SAB calls for tax relief in Godongwana’s budget

Beer makers say the road to recovery from the Covid-19 pandemic fallout could take up to three years.
Economist Fatsani Banda warns that if government keeps piling tax pressure on the beer industry, there will be less incentive for SAB to stay in South Africa. Image: Waldo Swiegers/Bloomberg

The country’s largest beer maker South African Breweries (SAB) has called on Finance Minister Enoch Godongwana to halt increases in excise duties on beer, to allow the industry time to recover from the Covid-19 pandemic and play a role in “reigniting the economy”.

Ahead of the 2022 National Budget on Wednesday, SAB – which forms part of JSE-listed global alcohol giant Anheuser-Busch InBev – called on Godongwana to only adjust excise taxes on the industry in line with inflation. 

Read: Godongwana to navigate costs, debt wildcards in budget

“2021 was a sobering year for the beer industry because we had not received any reprieve from excise [duties]… or from the Covid-19 regulations and restrictions. We are saying that we require certainty from excise policy,” comments SAB economist Fatsani Banda. 

“Excise tax that is above inflation makes it difficult for us to be competitive, it makes it difficult for us to continue having business planning or [create viable] business models and it makes it difficult for us to cover our costs,” adds Banda. 

Speaking at SAB’s State of the Beer Economy event in Cape Town on Monday, she noted that although there is an appreciation of the important role that excise taxes contribute in providing public financing solutions and disincentivizing the sale or buying of certain products, the recovery of the local beer sector is of equal importance. 

“Excise taxes are important but so is the recovery story. [So] how do we balance this off in a substantial way that doesn’t hinder our business model and our opportunity to contribute but actually gives us space and the room to be part of the recovery story in SA.”

Pandemic-linked lost sales

Having lost approximately 160 trading days over the two-year Covid-19 pandemic as a result of strict trading restrictions, it is estimated that it could take the industry up to three years to recover.  

According to director and chief economist at Econometrix, Dr Azar Jammine, keeping excise duties in line with inflation is not only a necessary policy intervention but a small price that the government can afford to pay.

“The amount of excise revenue that the government is reaping from small brewers is a maximum of R150 million – I don’t know the exact figures… Now, really that would not be a huge sacrifice to actually give away some margin in that regard,” he says. 

Read: SA alcohol industry wants R1.5bn excise tax holiday

“The revenue sacrifice is so minute and yet the impact on a whole industry around the country and tourism as a whole and the knock-on benefits in terms of employment creation could be potentially far in excess of the R100 million or so revenue sacrifice that would thereby be incurred,” Jammine adds.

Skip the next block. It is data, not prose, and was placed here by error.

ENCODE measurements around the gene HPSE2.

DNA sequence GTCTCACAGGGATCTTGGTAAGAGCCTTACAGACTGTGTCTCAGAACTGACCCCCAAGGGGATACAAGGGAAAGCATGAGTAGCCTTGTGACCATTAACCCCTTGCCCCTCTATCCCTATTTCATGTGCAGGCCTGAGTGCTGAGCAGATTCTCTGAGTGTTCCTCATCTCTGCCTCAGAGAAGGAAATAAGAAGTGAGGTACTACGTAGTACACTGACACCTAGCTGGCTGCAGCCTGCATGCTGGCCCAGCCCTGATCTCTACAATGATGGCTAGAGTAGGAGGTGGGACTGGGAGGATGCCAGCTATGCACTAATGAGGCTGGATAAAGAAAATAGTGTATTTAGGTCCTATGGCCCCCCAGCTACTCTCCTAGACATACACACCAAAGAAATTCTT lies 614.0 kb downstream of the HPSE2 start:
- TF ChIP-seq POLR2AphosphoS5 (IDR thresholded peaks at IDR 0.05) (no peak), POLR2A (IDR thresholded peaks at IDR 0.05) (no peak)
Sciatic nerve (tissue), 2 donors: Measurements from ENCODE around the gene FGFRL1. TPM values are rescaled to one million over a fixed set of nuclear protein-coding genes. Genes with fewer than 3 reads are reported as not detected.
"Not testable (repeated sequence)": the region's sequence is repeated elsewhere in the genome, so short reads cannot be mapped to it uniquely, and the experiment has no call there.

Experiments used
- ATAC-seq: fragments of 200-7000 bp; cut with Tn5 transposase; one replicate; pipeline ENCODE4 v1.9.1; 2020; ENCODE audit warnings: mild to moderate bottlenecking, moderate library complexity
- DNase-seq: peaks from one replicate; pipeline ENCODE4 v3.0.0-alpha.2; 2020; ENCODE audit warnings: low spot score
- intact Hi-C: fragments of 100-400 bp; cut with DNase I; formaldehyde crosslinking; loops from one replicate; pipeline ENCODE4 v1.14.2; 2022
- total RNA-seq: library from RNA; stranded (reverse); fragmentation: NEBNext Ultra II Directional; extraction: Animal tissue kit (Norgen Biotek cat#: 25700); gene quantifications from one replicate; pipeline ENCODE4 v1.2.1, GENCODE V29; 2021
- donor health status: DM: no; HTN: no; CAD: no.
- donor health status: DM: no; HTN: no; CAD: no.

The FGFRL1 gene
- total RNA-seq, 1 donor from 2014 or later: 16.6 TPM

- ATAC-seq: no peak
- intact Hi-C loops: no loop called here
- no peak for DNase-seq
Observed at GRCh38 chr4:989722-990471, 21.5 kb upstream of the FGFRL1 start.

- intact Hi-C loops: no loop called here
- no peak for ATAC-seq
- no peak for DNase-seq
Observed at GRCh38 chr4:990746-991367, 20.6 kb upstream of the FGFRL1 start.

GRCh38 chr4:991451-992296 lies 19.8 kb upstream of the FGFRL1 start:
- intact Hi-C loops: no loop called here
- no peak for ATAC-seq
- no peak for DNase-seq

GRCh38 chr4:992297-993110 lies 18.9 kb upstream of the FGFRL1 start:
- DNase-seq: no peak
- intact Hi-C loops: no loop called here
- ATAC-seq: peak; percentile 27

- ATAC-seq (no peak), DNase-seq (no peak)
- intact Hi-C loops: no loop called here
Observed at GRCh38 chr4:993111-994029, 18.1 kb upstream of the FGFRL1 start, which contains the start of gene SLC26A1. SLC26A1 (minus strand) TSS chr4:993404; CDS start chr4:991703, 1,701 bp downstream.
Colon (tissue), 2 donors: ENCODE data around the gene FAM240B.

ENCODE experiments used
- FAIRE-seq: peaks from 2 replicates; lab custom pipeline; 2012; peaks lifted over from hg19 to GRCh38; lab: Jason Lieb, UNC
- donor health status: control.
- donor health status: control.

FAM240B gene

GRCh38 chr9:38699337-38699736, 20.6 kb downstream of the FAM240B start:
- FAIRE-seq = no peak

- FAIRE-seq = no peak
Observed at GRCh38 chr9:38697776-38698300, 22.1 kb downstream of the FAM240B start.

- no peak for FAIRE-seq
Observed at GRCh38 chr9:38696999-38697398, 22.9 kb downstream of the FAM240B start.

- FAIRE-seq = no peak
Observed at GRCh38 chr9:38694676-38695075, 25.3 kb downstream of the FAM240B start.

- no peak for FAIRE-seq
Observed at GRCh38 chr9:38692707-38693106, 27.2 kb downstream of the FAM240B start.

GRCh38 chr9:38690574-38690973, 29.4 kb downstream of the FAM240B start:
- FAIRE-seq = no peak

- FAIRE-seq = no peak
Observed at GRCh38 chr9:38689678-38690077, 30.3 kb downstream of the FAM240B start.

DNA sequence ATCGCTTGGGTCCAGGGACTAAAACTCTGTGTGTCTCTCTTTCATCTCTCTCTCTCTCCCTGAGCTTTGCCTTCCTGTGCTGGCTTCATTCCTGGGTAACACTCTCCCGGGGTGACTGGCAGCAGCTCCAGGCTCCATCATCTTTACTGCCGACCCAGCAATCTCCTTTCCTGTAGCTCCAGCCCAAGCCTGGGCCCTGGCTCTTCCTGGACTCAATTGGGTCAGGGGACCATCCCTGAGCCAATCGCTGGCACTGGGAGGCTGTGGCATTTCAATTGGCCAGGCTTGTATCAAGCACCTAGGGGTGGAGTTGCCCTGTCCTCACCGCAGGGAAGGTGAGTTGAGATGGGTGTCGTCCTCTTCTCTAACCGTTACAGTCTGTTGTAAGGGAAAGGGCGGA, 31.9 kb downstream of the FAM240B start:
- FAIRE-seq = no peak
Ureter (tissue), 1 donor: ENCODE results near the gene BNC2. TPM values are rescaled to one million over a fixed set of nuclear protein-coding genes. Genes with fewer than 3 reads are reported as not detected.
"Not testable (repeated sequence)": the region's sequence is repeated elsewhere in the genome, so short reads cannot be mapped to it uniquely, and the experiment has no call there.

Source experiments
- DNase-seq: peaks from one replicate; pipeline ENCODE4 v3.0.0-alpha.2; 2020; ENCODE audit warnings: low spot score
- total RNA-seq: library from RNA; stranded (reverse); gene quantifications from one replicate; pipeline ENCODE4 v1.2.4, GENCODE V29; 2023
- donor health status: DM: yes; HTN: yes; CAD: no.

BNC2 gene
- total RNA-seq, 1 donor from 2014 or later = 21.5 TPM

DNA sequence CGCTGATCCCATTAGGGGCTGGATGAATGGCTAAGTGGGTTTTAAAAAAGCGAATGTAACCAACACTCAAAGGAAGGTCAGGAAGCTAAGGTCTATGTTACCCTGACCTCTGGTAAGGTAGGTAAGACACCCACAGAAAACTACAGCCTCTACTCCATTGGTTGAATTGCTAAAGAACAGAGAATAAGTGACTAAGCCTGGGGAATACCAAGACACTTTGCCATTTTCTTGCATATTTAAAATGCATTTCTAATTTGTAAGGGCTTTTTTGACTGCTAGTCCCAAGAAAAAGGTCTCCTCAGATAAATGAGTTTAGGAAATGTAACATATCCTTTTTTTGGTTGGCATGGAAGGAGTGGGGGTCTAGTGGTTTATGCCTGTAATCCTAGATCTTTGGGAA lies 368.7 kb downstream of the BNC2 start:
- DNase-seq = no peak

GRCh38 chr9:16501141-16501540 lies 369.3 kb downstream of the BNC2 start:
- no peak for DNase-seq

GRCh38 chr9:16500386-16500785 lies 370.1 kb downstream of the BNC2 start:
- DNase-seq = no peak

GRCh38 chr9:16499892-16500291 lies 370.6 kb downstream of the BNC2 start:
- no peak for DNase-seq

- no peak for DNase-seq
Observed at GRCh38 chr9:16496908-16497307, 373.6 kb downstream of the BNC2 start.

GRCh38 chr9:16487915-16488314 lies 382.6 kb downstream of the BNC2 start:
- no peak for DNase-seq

Losing to the illicit market

In 2021 former Finance Minister Tito Mboweni announced an 8% increase in excise duties for both alcohol and tobacco; the country’s inflation rate then stood at around 4.41%.

According to Jammine, increasing excise duties at a rate higher than inflation creates an environment that is conducive for the sprouting of illicit traders who sometimes manage to squeeze legal brewers out of their markets.

CEO of the Beer Association of South Africa, Patricia Pillay, says the organisation has seen 30% of its members close their doors because they struggled to maintain high production costs and compete with illicit traders who sell their products for a cheaper price.

For Pillay, a cold shoulder from the finance minister on Wednesday, will add to the local beer industry’s woes and also have a ripple effect, hampering SA’s overall economic recovery.

“You are slowly going to decimate an industry and you are going to create more unemployment and your crime rate is going to increase,” claims Pillay. 

“Government really needs to pay attention to us, we really want to be part of the solution and not add to the problem.” 

Impact on investment

Banda warned that should the government continue to pile on tax pressures on the industry, there will be less incentive for SAB to stay in South Africa.

“Of course we pride ourselves on having an almost 100% localised value-chain, but the more we get tax pressures and the more we get uncertainty around the direction of excise, the less the government creates an enabling environment for investment and the more we have to diversify our costs,” she says.

“That may include increasing imports of hops instead of getting it from our farmers… We would have to outsource it from other markets to keep cost-pressures down.”

“We would like to invest. We would like to create jobs and we would also like to… close out the growing gap between illicit alcohol and legal taxed alcohol,” adds Banda. 

Read: Battered taxpayers hope for some relief from government this week

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